Manilla’s Kevin Dodds admits to being a bit of a chatter box, and loves embarking on a good yarn, especially if the subject is anything to do with logging in the bush, working in sawmills, droving cattle or hitching up bullock teams. But the 87-year-old is currently in his happy place when sitting around dabbling in his beloved leatherwork.
Kevin plaited his first belt at the age of seven, and since then has shown his forte in the art of leatherwork by not only making saddles, but also producing anything leather in any way associated with working with horses and livestock.
“My four kids all went through pony club, and I made saddles and all the gear for each of them. When I was 16, I even modified a military saddle to use while droving and doing stock work myself.”
While Kevin boasts being almost an official resident of Manilla after spending the last 30 years in the small town – probably the longest he’s every laid his head down in the one place – he describes himself as having “wandering boots” for the biggest part of his life.
He was schooled in Dorrigo, but left at the age of 12 to go fencing with his father, an allround bushman who spent most of his life working in sawmills and droving with bullock teams in the sawmill industry.
“At 13, I was running horses and cattle in pretty rough country, and did some sawmill work as well as work with the State Forest pulling logs,” Kevin said.
He completed National Service in Queensland in 1952, then went back into the sawmills with his dad, who sadly passed away that same year following a bad logging accident.
“It was the same year Queen Elizabeth was crowned. And it was a public holiday, which meant that I wasn’t there with him. If I had been, the accident might never have happened,” Kevin recalled.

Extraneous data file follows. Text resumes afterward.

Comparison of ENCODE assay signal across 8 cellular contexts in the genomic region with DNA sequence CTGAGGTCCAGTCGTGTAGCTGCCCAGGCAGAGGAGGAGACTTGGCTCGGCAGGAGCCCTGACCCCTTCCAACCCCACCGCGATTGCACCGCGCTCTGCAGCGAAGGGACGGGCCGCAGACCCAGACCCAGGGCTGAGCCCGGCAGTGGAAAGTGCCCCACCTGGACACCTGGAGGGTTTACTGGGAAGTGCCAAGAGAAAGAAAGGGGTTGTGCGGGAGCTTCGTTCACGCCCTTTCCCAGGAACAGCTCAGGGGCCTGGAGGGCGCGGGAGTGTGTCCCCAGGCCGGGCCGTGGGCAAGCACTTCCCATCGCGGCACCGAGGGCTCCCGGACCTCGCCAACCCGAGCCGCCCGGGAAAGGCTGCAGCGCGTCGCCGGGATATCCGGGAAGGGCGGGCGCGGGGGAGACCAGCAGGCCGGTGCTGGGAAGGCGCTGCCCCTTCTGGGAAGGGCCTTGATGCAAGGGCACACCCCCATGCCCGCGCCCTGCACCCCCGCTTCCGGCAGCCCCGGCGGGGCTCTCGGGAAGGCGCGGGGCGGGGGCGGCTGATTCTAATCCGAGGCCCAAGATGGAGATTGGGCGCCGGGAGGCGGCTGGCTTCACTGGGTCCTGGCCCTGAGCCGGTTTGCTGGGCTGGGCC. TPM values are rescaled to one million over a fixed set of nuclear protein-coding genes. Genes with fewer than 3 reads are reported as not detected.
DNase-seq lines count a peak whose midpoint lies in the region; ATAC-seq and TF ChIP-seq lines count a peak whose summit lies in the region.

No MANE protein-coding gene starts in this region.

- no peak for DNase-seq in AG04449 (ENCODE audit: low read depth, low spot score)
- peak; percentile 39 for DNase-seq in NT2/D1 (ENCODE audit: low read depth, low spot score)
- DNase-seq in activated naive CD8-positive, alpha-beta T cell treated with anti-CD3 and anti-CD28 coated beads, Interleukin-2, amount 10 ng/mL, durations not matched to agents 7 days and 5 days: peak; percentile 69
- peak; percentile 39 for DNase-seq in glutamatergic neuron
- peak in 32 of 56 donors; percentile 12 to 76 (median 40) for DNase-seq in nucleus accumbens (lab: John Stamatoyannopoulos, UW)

After short stints in the forest/sawmill at Armidale and on the railway at Townsville, Kevin returned to Dorrigo and sawmilling with new wife Joy. But once again, Kevin got itchy feet, pulled on his wandering boots and headed to Barraba where he carried out working on a sheep station and the sawmill before settling into five years of working at the Asbestos Mine near Barraba.
“After that I built my own sawmill in the Horton Valley, but hurt my hand really badly and had to sell it. We went to Bellatawhere I was a farm manager, then ended up working for the local Cotton Industry driving heavy machinery.”
But Kevin’s working for wages years came to an end when he sustained bad injuries after falling from a power pole while working for the local council at Narrabri.
“We purchased our house in Manilla in 1992, and have loved life here ever since,” he said.
“While I was in the sawmill, I learned to sharpen circular saws, so I took on doing that for a while around the region.”
Though sadly, in 2017 Kevin lost Joy, his wife of 56 years. That prompted him to return to his leatherwork in earnest. Now he and partner Dot Alwill (probably well known to Manilla folk in running the town’s taxi service for 19 years) work on their wares for local markets.
While Dot likes to keep people warm with her handmade scarves and beanies, Kevin can turn his hand to just about anything leather.
“My belts will last forever. I use the same leather as you would find on the stirrups of a 100-year-old saddle today. And I’ve provided a lot of logbook covers to truckies all over Australia.”
Apart from his belts and logbook covers, Kevin, who will also take special orders, can offer wallets, plaited belts, pouches, shoulder bags, though considers his favourite piece to be a wooden money box with a carved leather facing on it. And he goes all the way to source top leather – kangaroo hide from around Griffith, belt leather from Toowoomba and the carving leather from a supplier in Brisbane.
Though if anyone does happen to pull into Kevin’s trading table at one of the region’s markets, be warned, a good yarn about the old bush life could be on the cards.
“When the old blokes and I get together and start talking sawmills, you really need a shovel to keep the sawdust away.” By Vinnie Todd